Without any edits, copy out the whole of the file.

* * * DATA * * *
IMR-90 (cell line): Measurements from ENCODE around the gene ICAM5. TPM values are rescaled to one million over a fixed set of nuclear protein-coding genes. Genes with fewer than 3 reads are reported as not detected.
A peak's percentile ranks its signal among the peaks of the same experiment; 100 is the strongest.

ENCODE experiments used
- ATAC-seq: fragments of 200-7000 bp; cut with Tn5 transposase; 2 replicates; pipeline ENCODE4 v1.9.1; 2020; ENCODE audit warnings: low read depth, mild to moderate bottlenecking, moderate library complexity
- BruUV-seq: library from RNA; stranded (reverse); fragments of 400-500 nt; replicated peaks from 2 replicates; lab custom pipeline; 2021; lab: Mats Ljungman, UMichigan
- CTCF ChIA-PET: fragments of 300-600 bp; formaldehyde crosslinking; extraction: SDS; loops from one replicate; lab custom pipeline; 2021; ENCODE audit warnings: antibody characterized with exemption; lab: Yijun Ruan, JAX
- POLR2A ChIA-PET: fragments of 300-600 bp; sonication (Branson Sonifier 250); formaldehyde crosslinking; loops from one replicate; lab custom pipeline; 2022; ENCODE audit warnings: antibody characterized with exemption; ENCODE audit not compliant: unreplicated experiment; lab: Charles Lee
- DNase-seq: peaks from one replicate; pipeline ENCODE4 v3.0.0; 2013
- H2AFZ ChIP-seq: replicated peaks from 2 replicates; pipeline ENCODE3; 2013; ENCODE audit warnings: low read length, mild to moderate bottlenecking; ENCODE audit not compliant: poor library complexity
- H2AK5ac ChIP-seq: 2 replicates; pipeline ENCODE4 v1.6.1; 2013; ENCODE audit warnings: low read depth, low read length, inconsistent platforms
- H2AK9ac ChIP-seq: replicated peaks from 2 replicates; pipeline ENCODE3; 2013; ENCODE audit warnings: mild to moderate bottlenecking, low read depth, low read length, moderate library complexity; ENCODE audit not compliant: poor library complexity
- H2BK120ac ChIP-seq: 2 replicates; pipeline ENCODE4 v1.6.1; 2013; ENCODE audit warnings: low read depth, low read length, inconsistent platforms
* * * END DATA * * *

IMR-90 (cell line): Measurements from ENCODE around the gene ICAM5. TPM values are rescaled to one million over a fixed set of nuclear protein-coding genes. Genes with fewer than 3 reads are reported as not detected.
A peak's percentile ranks its signal among the peaks of the same experiment; 100 is the strongest.

ENCODE experiments used
- ATAC-seq: fragments of 200-7000 bp; cut with Tn5 transposase; 2 replicates; pipeline ENCODE4 v1.9.1; 2020; ENCODE audit warnings: low read depth, mild to moderate bottlenecking, moderate library complexity
- BruUV-seq: library from RNA; stranded (reverse); fragments of 400-500 nt; replicated peaks from 2 replicates; lab custom pipeline; 2021; lab: Mats Ljungman, UMichigan
- CTCF ChIA-PET: fragments of 300-600 bp; formaldehyde crosslinking; extraction: SDS; loops from one replicate; lab custom pipeline; 2021; ENCODE audit warnings: antibody characterized with exemption; lab: Yijun Ruan, JAX
- POLR2A ChIA-PET: fragments of 300-600 bp; sonication (Branson Sonifier 250); formaldehyde crosslinking; loops from one replicate; lab custom pipeline; 2022; ENCODE audit warnings: antibody characterized with exemption; ENCODE audit not compliant: unreplicated experiment; lab: Charles Lee
- DNase-seq: peaks from one replicate; pipeline ENCODE4 v3.0.0; 2013
- H2AFZ ChIP-seq: replicated peaks from 2 replicates; pipeline ENCODE3; 2013; ENCODE audit warnings: low read length, mild to moderate bottlenecking; ENCODE audit not compliant: poor library complexity
- H2AK5ac ChIP-seq: 2 replicates; pipeline ENCODE4 v1.6.1; 2013; ENCODE audit warnings: low read depth, low read length, inconsistent platforms
- H2AK9ac ChIP-seq: replicated peaks from 2 replicates; pipeline ENCODE3; 2013; ENCODE audit warnings: mild to moderate bottlenecking, low read depth, low read length, moderate library complexity; ENCODE audit not compliant: poor library complexity
- H2BK120ac ChIP-seq: 2 replicates; pipeline ENCODE4 v1.6.1; 2013; ENCODE audit warnings: low read depth, low read length, inconsistent platforms